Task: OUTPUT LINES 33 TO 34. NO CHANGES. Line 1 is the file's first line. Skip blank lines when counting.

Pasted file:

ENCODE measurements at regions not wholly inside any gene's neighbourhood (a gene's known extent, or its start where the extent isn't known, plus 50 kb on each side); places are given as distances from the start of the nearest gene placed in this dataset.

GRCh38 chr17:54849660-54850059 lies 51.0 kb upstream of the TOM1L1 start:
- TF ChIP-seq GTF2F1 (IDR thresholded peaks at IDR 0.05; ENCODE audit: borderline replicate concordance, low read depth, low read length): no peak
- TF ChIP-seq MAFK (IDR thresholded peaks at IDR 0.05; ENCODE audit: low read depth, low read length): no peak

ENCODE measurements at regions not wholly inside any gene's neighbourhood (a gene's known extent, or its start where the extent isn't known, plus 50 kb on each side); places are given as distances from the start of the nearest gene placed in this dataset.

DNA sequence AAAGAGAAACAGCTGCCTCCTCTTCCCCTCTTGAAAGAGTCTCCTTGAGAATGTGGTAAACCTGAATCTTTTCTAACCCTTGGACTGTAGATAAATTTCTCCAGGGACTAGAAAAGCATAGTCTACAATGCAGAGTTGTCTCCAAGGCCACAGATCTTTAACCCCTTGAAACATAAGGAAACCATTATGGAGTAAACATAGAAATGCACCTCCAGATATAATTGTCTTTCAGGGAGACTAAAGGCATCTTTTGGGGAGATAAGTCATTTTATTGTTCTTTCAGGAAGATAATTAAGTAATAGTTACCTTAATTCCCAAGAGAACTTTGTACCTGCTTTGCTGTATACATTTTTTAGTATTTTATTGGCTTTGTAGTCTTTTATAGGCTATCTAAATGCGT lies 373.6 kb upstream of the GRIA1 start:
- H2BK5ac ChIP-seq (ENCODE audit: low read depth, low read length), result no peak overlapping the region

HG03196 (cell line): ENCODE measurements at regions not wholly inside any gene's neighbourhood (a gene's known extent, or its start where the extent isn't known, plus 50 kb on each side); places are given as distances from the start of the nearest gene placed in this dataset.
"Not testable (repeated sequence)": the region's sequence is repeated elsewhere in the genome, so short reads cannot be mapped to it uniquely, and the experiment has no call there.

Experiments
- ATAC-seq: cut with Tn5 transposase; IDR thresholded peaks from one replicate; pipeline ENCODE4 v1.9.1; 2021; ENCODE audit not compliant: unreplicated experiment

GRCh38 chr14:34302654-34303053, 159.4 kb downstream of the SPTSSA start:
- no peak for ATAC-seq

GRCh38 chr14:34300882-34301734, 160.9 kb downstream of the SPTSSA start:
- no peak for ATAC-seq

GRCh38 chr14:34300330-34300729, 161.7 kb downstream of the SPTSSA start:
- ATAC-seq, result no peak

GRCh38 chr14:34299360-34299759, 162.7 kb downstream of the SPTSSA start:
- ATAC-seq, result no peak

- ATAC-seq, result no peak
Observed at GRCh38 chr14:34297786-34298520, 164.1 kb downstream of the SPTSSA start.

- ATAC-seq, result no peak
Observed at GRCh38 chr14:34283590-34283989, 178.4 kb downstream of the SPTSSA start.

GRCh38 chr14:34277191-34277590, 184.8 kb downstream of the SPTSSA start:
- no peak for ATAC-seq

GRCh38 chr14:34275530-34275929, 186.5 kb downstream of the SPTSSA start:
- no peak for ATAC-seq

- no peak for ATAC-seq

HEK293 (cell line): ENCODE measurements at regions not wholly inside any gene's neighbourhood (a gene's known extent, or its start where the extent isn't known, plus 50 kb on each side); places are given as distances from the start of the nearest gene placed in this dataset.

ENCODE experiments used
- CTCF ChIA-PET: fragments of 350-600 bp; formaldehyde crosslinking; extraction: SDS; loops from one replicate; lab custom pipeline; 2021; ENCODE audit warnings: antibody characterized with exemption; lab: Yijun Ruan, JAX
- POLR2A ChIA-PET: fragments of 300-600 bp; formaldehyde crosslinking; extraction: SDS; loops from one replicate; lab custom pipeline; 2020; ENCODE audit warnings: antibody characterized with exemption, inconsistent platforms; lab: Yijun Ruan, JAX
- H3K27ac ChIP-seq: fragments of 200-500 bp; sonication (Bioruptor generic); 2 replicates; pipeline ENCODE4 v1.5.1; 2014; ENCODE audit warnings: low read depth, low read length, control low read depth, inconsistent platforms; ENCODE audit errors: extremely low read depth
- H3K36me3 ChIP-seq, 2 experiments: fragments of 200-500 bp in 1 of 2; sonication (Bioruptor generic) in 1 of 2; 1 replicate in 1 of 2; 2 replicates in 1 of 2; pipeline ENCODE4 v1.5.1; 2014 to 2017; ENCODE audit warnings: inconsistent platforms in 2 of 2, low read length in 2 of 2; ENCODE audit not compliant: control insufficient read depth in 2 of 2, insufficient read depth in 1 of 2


- H3K27ac ChIP-seq: fragments of 200-500 bp; sonication (Bioruptor generic); 2 replicates; pipeline ENCODE4 v1.5.1; 2014; ENCODE audit warnings: low read depth, low read length, control low read depth, inconsistent platforms; ENCODE audit errors: extremely low read depth
- H3K36me3 ChIP-seq, 2 experiments: fragments of 200-500 bp in 1 of 2; sonication (Bioruptor generic) in 1 of 2; 1 replicate in 1 of 2; 2 replicates in 1 of 2; pipeline ENCODE4 v1.5.1; 2014 to 2017; ENCODE audit warnings: inconsistent platforms in 2 of 2, low read length in 2 of 2; ENCODE audit not compliant: control insufficient read depth in 2 of 2, insufficient read depth in 1 of 2